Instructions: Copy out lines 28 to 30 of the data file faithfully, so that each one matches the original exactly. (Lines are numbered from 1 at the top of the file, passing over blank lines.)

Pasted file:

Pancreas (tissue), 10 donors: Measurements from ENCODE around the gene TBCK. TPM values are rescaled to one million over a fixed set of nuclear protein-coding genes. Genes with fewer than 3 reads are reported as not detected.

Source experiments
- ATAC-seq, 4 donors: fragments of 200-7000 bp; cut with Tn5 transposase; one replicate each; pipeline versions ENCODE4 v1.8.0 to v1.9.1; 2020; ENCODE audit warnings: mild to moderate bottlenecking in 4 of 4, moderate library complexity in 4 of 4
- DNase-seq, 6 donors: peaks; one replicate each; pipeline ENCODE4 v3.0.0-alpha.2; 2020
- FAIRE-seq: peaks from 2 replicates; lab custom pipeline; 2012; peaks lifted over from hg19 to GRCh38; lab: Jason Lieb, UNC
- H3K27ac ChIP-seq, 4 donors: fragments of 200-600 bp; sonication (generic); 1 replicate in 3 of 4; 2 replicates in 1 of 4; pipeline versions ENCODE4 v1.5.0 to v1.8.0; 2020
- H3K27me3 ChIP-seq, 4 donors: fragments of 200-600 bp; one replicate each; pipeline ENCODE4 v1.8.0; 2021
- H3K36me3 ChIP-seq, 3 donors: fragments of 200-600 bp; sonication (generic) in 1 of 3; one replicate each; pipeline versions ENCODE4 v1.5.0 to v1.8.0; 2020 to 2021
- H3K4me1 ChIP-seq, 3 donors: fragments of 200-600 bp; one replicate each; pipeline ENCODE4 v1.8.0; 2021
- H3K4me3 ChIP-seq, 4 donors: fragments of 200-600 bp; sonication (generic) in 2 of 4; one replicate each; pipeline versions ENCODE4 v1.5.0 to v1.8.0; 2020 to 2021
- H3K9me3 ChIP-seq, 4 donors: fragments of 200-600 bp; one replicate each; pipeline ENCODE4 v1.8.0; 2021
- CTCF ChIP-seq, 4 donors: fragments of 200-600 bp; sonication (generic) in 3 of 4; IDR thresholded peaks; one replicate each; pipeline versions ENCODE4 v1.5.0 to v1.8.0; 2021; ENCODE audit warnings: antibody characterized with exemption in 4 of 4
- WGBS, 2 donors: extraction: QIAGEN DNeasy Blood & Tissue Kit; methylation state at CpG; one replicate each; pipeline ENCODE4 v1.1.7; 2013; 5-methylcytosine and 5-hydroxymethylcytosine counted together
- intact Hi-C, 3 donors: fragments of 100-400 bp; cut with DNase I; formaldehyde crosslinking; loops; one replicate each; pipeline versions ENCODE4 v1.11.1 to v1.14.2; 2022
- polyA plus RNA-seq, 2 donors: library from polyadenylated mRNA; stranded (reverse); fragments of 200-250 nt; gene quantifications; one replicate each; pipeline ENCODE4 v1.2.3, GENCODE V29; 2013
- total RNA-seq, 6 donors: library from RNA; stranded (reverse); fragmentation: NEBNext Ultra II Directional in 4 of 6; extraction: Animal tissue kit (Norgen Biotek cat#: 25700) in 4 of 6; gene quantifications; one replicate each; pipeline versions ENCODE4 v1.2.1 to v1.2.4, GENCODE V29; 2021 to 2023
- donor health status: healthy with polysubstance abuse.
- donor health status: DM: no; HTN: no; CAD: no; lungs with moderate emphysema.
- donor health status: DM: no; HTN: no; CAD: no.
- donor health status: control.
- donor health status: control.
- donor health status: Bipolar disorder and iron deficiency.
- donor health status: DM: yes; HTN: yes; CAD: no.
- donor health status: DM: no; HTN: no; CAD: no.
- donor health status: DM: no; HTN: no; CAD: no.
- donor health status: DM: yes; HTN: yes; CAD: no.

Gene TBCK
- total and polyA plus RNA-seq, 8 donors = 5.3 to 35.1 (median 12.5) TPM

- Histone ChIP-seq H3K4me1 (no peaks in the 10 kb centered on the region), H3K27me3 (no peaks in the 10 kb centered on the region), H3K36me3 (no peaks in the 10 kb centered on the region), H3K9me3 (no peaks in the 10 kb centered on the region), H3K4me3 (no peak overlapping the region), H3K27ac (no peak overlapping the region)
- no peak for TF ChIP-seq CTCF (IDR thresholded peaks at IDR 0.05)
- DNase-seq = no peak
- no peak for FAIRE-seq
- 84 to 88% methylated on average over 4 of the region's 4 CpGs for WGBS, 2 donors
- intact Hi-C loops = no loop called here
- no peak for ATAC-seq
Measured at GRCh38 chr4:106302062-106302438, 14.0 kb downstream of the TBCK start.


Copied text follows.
- total and polyA plus RNA-seq, 8 donors = 5.3 to 35.1 (median 12.5) TPM

- Histone ChIP-seq H3K4me1 (no peaks in the 10 kb centered on the region), H3K27me3 (no peaks in the 10 kb centered on the region), H3K36me3 (no peaks in the 10 kb centered on the region), H3K9me3 (no peaks in the 10 kb centered on the region), H3K4me3 (no peak overlapping the region), H3K27ac (no peak overlapping the region)
- no peak for TF ChIP-seq CTCF (IDR thresholded peaks at IDR 0.05)